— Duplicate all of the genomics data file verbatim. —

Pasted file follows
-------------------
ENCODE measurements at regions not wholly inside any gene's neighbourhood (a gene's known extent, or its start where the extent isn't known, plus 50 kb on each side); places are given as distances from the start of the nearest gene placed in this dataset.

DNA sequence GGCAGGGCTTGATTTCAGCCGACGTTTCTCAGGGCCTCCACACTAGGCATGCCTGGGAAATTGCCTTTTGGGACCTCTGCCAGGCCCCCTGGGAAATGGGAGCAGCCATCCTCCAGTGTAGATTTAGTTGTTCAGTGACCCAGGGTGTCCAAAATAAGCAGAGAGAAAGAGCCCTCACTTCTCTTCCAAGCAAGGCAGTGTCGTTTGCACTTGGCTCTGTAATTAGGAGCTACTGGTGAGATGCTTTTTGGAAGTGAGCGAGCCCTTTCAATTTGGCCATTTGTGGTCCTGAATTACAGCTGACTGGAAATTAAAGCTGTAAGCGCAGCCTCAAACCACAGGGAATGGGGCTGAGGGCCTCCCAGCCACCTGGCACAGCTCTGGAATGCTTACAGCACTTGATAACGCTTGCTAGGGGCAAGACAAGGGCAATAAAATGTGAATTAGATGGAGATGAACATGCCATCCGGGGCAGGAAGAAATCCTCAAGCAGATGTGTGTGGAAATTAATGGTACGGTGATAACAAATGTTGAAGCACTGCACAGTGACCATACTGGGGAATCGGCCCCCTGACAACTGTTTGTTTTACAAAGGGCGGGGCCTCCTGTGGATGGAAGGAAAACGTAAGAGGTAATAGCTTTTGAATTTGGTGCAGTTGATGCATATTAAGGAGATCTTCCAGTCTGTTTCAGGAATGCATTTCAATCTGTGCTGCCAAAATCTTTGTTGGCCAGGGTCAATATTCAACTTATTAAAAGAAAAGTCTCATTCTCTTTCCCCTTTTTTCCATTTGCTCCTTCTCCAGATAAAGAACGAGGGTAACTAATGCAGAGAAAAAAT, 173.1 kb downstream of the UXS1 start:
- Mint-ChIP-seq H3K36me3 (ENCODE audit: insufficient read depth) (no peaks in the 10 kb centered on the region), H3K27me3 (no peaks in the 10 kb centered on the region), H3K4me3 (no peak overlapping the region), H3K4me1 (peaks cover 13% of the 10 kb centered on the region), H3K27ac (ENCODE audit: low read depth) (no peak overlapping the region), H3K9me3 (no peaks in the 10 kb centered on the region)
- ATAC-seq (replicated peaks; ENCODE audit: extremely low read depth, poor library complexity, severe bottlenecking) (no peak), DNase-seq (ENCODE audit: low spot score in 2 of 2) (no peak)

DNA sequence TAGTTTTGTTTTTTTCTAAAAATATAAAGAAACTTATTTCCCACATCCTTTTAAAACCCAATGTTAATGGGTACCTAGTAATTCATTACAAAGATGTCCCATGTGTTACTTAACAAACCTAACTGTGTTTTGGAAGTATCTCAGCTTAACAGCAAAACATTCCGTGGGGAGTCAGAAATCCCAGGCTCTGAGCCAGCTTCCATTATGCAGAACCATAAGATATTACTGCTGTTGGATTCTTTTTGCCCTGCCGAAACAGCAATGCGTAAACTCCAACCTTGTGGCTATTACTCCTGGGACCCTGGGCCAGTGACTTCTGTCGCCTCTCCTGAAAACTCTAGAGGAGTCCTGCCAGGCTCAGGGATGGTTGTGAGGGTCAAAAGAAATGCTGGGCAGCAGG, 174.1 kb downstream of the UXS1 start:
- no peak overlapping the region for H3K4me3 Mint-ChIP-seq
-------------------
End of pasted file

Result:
ENCODE measurements at regions not wholly inside any gene's neighbourhood (a gene's known extent, or its start where the extent isn't known, plus 50 kb on each side); places are given as distances from the start of the nearest gene placed in this dataset.

DNA sequence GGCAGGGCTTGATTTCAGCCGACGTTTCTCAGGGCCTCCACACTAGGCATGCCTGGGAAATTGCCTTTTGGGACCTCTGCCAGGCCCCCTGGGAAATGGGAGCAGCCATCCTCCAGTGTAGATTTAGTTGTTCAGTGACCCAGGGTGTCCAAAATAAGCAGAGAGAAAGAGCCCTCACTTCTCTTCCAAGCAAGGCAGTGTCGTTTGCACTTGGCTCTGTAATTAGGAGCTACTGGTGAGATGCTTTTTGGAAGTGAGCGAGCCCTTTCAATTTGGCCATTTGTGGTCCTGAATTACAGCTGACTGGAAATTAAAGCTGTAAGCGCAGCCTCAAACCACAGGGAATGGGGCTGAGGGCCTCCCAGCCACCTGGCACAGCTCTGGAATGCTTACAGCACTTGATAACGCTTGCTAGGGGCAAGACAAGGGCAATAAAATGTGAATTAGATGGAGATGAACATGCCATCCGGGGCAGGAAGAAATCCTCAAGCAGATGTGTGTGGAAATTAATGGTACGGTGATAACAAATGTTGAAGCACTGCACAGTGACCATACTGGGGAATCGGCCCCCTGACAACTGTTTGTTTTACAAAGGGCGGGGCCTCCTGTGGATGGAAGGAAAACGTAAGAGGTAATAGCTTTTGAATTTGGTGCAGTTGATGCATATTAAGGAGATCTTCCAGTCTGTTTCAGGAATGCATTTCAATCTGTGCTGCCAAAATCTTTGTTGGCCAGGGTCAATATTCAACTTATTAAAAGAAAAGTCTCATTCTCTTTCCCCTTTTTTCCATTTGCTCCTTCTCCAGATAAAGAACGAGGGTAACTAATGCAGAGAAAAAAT, 173.1 kb downstream of the UXS1 start:
- Mint-ChIP-seq H3K36me3 (ENCODE audit: insufficient read depth) (no peaks in the 10 kb centered on the region), H3K27me3 (no peaks in the 10 kb centered on the region), H3K4me3 (no peak overlapping the region), H3K4me1 (peaks cover 13% of the 10 kb centered on the region), H3K27ac (ENCODE audit: low read depth) (no peak overlapping the region), H3K9me3 (no peaks in the 10 kb centered on the region)
- ATAC-seq (replicated peaks; ENCODE audit: extremely low read depth, poor library complexity, severe bottlenecking) (no peak), DNase-seq (ENCODE audit: low spot score in 2 of 2) (no peak)

DNA sequence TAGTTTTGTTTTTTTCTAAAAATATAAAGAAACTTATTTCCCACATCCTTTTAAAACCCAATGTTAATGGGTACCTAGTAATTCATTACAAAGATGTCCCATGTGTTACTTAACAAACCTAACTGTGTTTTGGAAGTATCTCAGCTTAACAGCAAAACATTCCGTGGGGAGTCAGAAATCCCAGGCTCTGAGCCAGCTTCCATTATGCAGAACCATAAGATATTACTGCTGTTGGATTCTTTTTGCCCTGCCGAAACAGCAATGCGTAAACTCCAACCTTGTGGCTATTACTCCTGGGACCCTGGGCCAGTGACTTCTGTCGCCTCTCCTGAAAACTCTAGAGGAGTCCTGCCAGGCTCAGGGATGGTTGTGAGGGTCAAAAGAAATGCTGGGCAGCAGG, 174.1 kb downstream of the UXS1 start:
- no peak overlapping the region for H3K4me3 Mint-ChIP-seq